Sentencing is a part of the criminal justice system that is often focused upon by the media (Smart Justice, 2008, page 1). In this context, public opinion exerts greater influence over government policy than expert opinion. Media, through its coverage of crime events, creates a fear of crime in the public mind and hence the public opinion calls for harsh punishments to criminals despite the general consensus among experts that such measures do not necessarily reduce crime.
Most people in Victoria have few clear facts about crime and imprisonment rates, conditions in jail, and non-custodial sentencing alternatives, and all they know depends on media coverage. Dr. Karen Gelb of the Sentencing Advisory Council says that the mass media plays “an integral role in the construction of both public opinion and the public ‘reality’ of crime” (Smart Justice, 2008, page 2). Though it is the duty of the media to inform the public regarding crime events, the media chooses to report only a few of the crimes and these are generally the most sensational, violent, and horrific crimes. Such media portrayal gives a wrong picture of crime in Victoria and nurtures fear among its citizens.
Irresponsible reporting of crimes by the media can have the following consequences:
- There is the assumption that crime is most violent. In a 1987 Perth study, Dr. David Indrmaur found that 73% of people interviewed believed that violent crime was between 40-100% of all crimes, rather than the reality of 8%. This can be directly attributed to the nature of crime reported in the media (Mason, 2004).
- There is an assumption that the crime rates are increasing: The 2003 Australian Survey of Social Attitudes found that 70% of Victorians believed that crime had increased over the previous 2 years, with 39% believing that it had increased a lot. In reality, during the previous two years reported crime rates had actually decreased. Here, media coverage has distorted people’s opinions on crime rates (Smart Justice, 2008).
- There is the assumption that prisons reduce crime: In reality, 45.6% of Victorian prisoners return to corrective services within 2 years, and 38.2% of Victorian prisoners return to prisons within 2 years. Moreover, the Northern Territory which has the highest average daily imprisonment rate of all States and Territories also has the 2nd highest recorded rate of overall crime in Australia (Smart Justice, 2008).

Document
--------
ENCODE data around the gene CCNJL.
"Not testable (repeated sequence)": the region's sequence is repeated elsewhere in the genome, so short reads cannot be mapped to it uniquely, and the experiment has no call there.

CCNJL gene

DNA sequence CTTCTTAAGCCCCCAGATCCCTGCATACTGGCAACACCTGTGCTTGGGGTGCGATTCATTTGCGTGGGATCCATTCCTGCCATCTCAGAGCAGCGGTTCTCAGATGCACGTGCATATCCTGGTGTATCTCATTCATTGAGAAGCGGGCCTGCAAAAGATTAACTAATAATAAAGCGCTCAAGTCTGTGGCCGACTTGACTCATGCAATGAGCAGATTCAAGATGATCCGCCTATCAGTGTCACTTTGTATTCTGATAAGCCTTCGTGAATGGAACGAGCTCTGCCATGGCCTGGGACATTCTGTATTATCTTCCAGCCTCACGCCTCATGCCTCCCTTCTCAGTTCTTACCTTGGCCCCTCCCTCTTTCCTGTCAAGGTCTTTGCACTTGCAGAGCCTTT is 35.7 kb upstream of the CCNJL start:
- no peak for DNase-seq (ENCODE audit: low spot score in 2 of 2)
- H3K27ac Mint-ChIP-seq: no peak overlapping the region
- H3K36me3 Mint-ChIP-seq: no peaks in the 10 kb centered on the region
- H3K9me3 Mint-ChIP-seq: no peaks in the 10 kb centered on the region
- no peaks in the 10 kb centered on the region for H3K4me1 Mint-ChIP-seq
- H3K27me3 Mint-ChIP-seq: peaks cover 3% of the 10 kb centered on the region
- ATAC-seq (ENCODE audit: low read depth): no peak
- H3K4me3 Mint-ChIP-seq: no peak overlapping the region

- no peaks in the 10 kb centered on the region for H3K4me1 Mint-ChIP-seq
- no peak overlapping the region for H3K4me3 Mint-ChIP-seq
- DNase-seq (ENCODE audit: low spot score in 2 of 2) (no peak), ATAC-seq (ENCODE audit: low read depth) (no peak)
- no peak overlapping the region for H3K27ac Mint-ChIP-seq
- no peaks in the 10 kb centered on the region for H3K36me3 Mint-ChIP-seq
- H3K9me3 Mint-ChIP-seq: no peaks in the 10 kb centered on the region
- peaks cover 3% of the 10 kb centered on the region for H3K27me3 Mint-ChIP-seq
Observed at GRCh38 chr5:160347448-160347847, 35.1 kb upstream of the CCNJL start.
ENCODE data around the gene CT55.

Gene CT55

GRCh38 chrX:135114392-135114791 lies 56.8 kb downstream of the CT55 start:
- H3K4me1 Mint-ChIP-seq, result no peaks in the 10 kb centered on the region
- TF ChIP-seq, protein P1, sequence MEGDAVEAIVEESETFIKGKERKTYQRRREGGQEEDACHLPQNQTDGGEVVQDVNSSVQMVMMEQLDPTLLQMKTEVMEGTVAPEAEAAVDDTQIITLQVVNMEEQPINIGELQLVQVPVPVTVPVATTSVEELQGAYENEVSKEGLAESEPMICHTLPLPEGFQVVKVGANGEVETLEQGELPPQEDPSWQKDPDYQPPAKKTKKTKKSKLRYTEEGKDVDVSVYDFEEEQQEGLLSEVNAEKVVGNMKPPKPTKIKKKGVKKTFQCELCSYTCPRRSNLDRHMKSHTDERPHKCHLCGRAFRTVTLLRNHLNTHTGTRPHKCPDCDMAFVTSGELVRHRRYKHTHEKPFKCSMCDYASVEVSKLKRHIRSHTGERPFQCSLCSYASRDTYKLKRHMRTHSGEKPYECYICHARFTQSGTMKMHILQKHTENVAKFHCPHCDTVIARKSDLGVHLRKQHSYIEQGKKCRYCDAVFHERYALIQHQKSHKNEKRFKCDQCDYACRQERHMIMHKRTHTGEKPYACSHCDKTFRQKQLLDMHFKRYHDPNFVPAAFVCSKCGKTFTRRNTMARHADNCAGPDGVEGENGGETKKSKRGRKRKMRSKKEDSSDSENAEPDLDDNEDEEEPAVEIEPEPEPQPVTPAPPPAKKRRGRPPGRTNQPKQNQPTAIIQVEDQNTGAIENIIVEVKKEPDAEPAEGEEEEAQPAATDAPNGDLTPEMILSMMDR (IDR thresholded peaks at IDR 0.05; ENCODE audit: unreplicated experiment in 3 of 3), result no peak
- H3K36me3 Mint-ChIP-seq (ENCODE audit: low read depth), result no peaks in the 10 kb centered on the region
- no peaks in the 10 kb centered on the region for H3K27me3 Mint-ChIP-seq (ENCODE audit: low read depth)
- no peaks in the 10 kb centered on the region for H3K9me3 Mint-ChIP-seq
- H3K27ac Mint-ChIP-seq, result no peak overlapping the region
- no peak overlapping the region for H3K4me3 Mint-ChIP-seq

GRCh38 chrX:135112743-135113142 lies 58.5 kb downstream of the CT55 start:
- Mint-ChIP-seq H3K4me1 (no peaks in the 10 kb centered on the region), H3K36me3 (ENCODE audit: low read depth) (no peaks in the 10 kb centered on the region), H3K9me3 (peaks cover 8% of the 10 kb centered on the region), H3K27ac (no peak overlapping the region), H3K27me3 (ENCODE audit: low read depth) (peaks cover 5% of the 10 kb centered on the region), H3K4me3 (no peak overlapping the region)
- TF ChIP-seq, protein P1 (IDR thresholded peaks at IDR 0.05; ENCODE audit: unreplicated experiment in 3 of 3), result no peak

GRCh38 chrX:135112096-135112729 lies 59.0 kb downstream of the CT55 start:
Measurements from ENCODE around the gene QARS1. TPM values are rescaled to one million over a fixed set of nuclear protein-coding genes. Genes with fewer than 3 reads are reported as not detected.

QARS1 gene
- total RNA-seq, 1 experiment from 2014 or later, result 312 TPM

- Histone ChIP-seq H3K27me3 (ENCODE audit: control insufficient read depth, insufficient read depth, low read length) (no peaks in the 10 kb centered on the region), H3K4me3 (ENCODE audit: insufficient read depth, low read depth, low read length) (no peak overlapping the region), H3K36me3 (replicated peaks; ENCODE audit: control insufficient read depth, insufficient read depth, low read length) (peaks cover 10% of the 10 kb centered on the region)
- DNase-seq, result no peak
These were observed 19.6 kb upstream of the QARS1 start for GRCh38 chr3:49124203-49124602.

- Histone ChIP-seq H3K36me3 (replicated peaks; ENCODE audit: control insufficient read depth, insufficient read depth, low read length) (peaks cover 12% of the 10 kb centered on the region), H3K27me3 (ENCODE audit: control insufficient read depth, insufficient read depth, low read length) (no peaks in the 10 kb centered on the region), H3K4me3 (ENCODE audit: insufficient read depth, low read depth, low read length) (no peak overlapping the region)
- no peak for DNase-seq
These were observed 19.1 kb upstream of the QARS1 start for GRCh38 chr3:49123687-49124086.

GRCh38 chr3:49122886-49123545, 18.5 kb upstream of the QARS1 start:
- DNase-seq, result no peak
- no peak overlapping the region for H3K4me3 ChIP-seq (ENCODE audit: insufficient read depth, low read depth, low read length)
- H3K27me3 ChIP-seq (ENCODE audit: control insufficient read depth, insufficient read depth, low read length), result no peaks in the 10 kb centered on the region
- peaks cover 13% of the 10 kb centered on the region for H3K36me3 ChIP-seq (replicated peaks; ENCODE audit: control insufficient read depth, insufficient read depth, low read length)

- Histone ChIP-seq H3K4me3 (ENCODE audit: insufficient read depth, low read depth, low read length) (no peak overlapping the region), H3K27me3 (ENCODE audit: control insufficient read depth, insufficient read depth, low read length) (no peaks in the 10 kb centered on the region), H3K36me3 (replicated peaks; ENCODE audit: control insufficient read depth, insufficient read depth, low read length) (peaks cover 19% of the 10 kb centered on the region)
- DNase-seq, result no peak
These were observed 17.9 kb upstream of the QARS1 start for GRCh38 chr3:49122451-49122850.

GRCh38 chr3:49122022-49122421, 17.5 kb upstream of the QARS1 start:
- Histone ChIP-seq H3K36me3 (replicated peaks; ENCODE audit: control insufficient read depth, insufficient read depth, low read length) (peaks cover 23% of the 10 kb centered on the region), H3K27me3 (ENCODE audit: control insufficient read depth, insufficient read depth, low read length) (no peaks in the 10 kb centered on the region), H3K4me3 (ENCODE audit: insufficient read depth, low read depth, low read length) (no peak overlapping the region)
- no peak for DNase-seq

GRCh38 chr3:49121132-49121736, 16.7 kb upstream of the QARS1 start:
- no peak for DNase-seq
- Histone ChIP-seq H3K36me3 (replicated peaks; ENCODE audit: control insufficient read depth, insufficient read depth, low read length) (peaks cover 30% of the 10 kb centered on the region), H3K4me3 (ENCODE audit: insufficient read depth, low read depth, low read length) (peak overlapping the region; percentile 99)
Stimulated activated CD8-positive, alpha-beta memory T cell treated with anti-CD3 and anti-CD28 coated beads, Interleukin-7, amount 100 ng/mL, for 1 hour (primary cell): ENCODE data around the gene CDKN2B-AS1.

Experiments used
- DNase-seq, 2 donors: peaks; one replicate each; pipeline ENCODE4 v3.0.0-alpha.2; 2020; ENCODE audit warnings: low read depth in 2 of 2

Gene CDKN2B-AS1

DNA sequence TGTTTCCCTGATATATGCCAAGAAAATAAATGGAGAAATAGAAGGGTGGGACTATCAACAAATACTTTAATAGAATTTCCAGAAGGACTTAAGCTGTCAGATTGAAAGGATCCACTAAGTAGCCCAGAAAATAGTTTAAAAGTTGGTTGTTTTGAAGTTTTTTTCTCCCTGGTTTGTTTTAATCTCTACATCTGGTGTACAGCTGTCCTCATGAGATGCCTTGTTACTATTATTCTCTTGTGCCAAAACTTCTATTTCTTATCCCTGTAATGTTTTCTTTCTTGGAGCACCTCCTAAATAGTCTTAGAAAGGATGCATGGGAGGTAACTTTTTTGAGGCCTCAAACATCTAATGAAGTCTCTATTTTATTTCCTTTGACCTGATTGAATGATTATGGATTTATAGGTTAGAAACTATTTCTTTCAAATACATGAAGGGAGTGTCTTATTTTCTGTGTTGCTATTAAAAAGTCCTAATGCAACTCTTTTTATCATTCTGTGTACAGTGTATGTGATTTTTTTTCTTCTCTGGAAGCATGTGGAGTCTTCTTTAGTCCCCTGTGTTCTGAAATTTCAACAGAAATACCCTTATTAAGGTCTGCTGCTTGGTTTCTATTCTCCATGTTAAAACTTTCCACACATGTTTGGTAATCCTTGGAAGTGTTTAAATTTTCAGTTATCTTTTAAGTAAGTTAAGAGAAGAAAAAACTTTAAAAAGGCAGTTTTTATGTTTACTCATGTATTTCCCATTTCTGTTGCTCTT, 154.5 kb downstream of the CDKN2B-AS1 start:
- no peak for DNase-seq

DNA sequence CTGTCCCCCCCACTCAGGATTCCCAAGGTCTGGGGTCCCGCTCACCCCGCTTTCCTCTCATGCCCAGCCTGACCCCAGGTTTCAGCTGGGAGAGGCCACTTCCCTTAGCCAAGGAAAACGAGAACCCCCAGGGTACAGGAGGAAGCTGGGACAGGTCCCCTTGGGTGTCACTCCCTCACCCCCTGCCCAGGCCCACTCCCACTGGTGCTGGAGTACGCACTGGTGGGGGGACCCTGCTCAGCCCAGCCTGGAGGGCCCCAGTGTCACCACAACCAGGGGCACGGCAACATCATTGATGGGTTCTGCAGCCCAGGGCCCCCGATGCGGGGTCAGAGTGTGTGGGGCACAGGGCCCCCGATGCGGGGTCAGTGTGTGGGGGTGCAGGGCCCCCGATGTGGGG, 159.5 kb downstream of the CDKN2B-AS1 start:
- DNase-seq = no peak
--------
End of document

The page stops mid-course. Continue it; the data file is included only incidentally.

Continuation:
The way a media performs its role amidst the general public depends to a large extent on the journalists covering the court proceedings. When the journalists have legal training or are specialists in reporting criminal trial proceedings, Keifel points out that they are less likely to fall victim to the stereotypical image of judges and some of their other characteristics. Some reporters do not know the media law and hence are unable to draw the line between what is right to be reported and what must be censored. These journalists feel the threat of contempt proceedings hanging over them.
Abercombie et al (2000) describe two opposing views of the impact of media on the public in the realm of crime reporting. First, the media coherently promotes the views of the power to an uncritical audience, and secondly, the media represents a variety of views allowing the audience the freedom to react critically (Peelo and Soothill, 2005, page 35). While the latter option is ideal, too often the media is caught up serving the interests of the powerful – who could be the accused or the police, or the victim. In order to prevent media from serving the interests of the powerful, a number of restrictions have been imposed on the media, by the courts of Australia on the pretext of ensuring a fair trial.
First, the media is not allowed to freely report on a crime when the person has been charged and there are large fines if the media chooses to report the name of the accused and expose the facts of the crime or publish the victim’s image. Next, there should be no reporting of the fact that a person charged has a criminal record. Finally, there are statutory restrictions on the naming of those in children’s courts or identifying victims of sexual abuse.
Courts can issue suppression orders in particular cases and this hampers reporting of cases by the media. Another point of conflict between the courts and media is that journalists are required by the courts to disclose their “confidential” sources of information and there have been several instances when journalists have been forced to pay fines or imprisoned for not disclosing names. Sub judice means that a case cannot be discussed in the media because such profiling might affect the operation of the court (Brown, 2002 page 111).
In Australia, a case is sub judice once proceedings convene in the court, and no one can report anything that is likely to affect the trial. In a criminal case convene means the moment a warrant is issued for a person’s arrest. It can also be referred to a person in custody for providing help to the authorities (Brown, 2002, page 111).
Queensland law courts hold the view that a person cannot be identified until after committal as opposed to when court proceedings end. The sub judice rule is aimed at preventing the media from prejudicing a fair trial by influencing public opinion and the opinion of the judges.
David Solomon, Contributing Editor of the Brisbane Courier-Mail, points to the instance when a small group of criminal lawyers had deliberately encouraged media coverage of their client’s cases in an attempt to have trials aborted (Herman, 1999). The aim was to create an atmosphere where the prospect of a fair trial could be declared to have been prejudiced. Thus, the media is sometimes used by lawyers and the police to enhance prosecutions. The police do this by ensuring that the media is present during arrests, or when prisoners are transported in and out of vehicles.